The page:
Record amount awarded for research to reduce animal experiments

NC3Rs announces funding of £5.1m

Dr Vicky Robinson: I am impressed by the diverse projects that we have selected for funding. Picture credit: DCS Studios. Copyright: NC3Rs

The UK’s National Centre for the Replacement, Refinement and Reduction of Animals in Research (NC3Rs) has announced 21 new grants totalling £5.1m for research aimed at reducing the use of animals in science. This is the largest single allocation of funding ever made for 3Rs research in the UK.

The money will fund projects that will find new ways to advance the 3Rs in research programmes in which animals are used, from the causes of cancer and liver fibrosis to understanding the transmission of influenza virus and the effect of drugs on bone formation during osteoporosis. Many of the projects involve multi-disciplinary teams, with biologists working with computational and mathematical modellers through to animal behaviour experts collaborating with neuroscientists.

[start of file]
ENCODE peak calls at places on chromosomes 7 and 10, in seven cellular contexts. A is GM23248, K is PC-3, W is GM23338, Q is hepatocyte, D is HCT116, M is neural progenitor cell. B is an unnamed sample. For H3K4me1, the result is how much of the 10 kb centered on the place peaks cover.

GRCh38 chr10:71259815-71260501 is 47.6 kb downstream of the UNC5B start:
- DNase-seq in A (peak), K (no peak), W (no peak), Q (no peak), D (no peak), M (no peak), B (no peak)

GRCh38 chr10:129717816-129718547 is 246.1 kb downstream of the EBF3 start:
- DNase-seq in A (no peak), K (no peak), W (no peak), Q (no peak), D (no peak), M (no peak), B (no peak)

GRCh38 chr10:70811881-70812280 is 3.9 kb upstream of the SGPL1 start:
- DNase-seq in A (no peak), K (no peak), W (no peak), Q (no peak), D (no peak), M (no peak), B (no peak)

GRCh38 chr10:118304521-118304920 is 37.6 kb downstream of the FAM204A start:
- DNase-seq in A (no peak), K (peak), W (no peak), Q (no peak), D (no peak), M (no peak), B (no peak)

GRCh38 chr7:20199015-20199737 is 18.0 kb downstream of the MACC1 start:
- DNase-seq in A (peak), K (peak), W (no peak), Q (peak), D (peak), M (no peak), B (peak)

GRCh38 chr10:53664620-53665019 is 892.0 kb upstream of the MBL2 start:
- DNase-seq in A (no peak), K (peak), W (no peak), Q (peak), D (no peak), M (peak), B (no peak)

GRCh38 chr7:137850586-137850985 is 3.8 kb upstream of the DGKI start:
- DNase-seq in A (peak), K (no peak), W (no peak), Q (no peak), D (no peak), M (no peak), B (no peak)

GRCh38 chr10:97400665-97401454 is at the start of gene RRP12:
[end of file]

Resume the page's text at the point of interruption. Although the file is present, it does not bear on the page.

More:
Much of the new research focuses on developing cutting edge techniques, such as a novel nebuliser and cell culture system that will replace ferrets used for influenza research, and adapting MR Elastography, a non-invasive imaging technology which measures the elasticity of tissues, to take heart function measurements in rodents. Innovative approaches will also be used to assess the welfare of non-human primates used in neuroscience research, including measuring the changes in the length of the ends of chromosomes in white blood cells as a novel marker of chronic stress.

A record amount has been awarded this year, after additional contributions from the main funding bodies to the NC3Rs – the Biotechnology and Biological Sciences Research Council (BBSRC) and the Medical Research Council (MRC).

Dr Vicky Robinson, chief executive of NC3Rs, said: ‘The awards will ensure the UK continues to lead the world in developing new ways to minimise the use of animals in research and testing and improve animal welfare.

‘I am impressed by the diverse projects that we have selected for funding, which demonstrate the commitment to the 3Rs by some of the UK's leading scientific teams.’

The latest awards bring the Centre’s investment since 2004 to over £30m on 131 different grants.